A Gallery of Fuchsias
|'Arete Upright Arroyo' Grande is a new addition this year, purchased on the bargain rack at Fred Meyer, and it was performed spectacularly. Very profuse bloomer!|
|'Autumnale' has beautiful flowers but it is the multi-colored foliage that is the star of the plant.|
|'Cardinal' is one of the largest and most hardy fuchsias. I have read that it can attain a height of 8'. Ours has easily surpassed 5 ft. this year. We have it planted underneath our dogwood tree. It would probably do even better with a bit more sun.|
|'Delta's Sarah' was recommended by Anna (Flutter & Hum) and I really love the color combination on this one.|
|'Enstone' is another fuchsia that is grown more for the foliage than the blooms...|
|although the blooms are perfectly lovely.|
|Another favorite, because of the tremendous amount of fat blooms, is 'Garden News'.|
|A longtime favorite, and one that actually did okay in Alabama, is 'Gartenmesiter Bonstadt'.|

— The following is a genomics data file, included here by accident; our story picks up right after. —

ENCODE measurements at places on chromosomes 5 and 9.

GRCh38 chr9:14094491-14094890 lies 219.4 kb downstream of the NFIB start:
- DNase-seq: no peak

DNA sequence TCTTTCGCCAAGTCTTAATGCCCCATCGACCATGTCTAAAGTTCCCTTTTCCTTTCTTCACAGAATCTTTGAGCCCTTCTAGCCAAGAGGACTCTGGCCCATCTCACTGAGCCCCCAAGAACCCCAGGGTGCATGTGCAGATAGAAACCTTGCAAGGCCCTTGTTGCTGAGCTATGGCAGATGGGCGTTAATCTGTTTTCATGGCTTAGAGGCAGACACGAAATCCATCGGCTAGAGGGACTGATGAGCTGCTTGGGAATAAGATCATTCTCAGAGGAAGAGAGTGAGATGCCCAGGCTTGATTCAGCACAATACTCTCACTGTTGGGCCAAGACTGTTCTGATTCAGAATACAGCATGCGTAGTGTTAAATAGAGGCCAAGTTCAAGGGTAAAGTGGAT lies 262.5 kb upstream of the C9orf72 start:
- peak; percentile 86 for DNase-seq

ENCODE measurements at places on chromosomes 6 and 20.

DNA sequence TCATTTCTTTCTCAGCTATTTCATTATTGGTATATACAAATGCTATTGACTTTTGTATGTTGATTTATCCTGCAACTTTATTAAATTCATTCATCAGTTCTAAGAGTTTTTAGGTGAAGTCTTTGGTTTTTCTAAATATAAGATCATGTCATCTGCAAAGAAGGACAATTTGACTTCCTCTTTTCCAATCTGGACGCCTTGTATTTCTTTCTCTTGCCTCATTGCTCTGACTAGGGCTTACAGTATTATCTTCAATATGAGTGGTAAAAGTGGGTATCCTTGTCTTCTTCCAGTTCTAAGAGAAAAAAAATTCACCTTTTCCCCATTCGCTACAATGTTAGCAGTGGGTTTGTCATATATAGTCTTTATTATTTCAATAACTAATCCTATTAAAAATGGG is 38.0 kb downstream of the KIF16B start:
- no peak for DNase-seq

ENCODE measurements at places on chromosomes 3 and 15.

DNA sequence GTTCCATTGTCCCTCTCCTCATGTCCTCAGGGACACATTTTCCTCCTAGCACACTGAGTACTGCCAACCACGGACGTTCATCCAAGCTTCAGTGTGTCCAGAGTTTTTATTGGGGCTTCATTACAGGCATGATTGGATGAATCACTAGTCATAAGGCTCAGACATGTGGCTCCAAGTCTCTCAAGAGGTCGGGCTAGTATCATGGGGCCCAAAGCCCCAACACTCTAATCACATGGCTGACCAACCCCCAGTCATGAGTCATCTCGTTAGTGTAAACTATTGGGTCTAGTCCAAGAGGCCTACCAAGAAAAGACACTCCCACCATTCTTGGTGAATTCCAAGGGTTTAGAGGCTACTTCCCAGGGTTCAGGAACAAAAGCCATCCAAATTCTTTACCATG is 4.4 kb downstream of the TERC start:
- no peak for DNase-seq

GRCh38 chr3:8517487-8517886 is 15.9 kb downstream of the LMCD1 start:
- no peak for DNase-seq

|'Lady Boothby' is very narrow and tall.|
|'Neon Tricolor' has been a very shy bloomer. Not sure if this one will be a keeper.|
|'Shrimp Cocktail' is simply stunning, one of my favorites.|
|'Veriscolor' has very unusual foliage with pale, gray/green leaves.|
|One of my absolute favorites is 'Winston Churchill' which has plump blooms and the most stunning color combination. Even the buds are gorgeous.|
Michael's tips on growing fuchsias in pots:
Water daily if there has been no rain. If pots dry out, submerge the whole pot in a large bucket of water and let it sit there until the bubbles stop forming.
Fertilize weekly or about every 10 days (we like to use Jack's Blossom Buster 10-30-20).
Some taller varieties (like 'Lady Boothby') need to be staked to look their best.
They will sulk on hot days and don't really like temperatures over 80. On really hot days (say above 85), watering twice a day is recommended and mist the foliage with water as well.
Some varieties need more shade than others. I am constantly experimenting and moving pots around until I find the perfect spot for specific varieties.
Before frost, move pots to a garage or basement. Water sparingly throughout the winter and bring them back out next spring. Hardier varieties can be planted in the ground. Plant them deeply and mulch well.
Text and photos by Phillip Oliver, Dirt Therapy